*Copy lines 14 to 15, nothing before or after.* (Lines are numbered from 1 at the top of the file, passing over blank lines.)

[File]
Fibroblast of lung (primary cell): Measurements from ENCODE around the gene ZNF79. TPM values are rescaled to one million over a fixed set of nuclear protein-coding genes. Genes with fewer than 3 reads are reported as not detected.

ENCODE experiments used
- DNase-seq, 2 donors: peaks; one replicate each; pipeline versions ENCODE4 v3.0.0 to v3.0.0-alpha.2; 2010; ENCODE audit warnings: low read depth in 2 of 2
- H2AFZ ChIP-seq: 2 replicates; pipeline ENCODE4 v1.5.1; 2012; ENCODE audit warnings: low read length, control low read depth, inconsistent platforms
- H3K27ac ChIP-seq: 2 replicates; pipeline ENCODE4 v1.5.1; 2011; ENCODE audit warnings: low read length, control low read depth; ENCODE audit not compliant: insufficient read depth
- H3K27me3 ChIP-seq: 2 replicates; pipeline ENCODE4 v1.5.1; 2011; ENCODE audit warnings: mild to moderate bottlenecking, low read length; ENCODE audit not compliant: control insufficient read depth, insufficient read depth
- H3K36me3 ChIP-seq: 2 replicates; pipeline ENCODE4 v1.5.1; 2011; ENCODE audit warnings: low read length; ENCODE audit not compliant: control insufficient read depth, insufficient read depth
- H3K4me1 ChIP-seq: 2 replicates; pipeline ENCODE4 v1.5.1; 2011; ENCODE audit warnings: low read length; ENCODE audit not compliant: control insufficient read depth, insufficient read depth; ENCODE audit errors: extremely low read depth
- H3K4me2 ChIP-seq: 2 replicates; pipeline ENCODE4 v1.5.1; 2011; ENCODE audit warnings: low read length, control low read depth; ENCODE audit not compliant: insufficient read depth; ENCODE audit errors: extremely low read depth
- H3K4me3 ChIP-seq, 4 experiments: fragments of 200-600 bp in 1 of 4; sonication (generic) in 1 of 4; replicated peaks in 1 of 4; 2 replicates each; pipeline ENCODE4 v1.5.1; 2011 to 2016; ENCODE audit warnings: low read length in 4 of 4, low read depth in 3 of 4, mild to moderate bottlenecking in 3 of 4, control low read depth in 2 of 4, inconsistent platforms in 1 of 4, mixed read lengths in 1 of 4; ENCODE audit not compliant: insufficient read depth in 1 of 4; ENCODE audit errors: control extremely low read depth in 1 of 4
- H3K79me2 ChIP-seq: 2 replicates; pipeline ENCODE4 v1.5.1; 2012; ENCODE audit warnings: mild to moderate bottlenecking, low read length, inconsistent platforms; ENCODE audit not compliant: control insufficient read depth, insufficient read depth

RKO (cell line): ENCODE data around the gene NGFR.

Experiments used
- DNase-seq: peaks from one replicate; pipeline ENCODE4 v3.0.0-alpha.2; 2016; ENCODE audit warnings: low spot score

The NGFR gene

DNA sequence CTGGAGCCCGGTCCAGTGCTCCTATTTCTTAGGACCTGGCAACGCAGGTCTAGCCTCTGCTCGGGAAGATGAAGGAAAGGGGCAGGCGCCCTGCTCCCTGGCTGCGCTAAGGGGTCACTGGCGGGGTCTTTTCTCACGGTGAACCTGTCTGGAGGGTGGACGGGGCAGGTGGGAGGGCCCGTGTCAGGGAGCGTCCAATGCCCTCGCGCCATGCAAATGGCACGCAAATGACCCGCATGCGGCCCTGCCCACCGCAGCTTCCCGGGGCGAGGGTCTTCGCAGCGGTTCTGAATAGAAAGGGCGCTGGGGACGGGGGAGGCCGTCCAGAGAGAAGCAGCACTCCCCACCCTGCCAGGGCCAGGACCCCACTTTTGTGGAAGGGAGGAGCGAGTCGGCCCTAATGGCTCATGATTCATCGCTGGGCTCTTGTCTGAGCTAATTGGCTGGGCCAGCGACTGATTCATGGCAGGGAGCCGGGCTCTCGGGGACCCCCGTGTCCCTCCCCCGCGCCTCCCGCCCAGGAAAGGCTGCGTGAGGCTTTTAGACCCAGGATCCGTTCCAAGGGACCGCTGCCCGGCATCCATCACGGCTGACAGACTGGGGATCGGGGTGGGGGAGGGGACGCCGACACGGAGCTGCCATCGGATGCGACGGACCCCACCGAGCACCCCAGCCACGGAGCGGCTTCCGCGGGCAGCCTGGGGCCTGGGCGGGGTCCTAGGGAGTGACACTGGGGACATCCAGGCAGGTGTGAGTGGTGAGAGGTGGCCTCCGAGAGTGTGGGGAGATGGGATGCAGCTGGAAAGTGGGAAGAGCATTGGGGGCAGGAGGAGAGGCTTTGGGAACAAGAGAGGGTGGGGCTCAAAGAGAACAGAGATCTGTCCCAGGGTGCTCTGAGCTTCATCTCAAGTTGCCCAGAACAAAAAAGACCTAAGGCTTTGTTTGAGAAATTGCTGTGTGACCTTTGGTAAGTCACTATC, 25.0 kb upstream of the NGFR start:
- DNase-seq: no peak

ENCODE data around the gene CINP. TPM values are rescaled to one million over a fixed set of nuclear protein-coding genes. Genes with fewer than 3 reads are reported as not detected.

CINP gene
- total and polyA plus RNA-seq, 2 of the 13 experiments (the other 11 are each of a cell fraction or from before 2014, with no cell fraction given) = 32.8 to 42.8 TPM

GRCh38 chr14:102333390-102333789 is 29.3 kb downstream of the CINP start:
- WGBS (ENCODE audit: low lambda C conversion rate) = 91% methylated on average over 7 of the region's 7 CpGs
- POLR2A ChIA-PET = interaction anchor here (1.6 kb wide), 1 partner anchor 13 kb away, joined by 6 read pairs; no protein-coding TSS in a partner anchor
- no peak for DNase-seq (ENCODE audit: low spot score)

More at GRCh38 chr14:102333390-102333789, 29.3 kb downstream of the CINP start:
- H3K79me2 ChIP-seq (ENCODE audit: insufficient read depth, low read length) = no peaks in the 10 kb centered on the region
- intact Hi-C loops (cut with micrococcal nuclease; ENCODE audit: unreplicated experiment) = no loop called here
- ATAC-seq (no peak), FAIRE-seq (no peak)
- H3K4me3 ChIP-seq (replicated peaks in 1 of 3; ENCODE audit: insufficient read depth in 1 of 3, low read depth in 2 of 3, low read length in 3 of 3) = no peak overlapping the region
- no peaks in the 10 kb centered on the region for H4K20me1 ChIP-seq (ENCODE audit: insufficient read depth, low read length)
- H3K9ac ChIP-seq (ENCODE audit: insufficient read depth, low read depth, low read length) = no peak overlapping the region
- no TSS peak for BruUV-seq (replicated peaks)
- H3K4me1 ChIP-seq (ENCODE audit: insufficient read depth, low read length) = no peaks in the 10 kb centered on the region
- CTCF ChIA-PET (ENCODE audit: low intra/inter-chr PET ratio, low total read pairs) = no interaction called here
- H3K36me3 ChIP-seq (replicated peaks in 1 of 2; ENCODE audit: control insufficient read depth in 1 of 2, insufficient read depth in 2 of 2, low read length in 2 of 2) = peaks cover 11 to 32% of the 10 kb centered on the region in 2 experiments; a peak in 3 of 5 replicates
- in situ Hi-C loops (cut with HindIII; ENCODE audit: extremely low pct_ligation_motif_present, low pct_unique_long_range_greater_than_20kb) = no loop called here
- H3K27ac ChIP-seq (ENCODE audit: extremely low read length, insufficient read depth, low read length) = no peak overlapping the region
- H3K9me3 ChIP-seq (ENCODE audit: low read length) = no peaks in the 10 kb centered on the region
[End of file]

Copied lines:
- DNase-seq: peaks from one replicate; pipeline ENCODE4 v3.0.0-alpha.2; 2016; ENCODE audit warnings: low spot score

The NGFR gene